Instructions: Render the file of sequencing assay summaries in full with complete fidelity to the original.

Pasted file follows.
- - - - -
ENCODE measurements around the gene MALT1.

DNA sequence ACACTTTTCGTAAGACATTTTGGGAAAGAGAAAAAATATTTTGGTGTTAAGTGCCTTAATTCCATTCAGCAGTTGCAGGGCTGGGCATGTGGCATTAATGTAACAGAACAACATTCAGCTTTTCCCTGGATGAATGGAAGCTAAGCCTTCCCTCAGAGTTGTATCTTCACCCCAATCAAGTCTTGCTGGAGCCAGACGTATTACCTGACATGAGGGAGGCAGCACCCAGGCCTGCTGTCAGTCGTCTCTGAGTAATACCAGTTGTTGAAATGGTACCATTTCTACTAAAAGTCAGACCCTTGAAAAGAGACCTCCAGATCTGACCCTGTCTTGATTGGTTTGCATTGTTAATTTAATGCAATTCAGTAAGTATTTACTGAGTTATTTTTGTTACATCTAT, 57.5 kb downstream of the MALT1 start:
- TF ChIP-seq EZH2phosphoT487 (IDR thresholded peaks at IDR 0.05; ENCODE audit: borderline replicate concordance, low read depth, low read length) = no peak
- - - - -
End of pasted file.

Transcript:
ENCODE measurements around the gene MALT1.

DNA sequence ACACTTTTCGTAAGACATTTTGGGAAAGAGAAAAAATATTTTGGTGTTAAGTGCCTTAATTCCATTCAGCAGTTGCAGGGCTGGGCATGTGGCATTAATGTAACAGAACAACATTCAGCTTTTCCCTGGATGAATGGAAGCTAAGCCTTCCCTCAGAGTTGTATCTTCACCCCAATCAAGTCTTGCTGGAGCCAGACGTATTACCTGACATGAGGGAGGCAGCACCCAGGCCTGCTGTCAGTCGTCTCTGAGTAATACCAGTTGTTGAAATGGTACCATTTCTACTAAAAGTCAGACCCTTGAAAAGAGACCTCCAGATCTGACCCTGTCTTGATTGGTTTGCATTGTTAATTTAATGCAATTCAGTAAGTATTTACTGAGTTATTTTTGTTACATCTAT, 57.5 kb downstream of the MALT1 start:
- TF ChIP-seq EZH2phosphoT487 (IDR thresholded peaks at IDR 0.05; ENCODE audit: borderline replicate concordance, low read depth, low read length) = no peak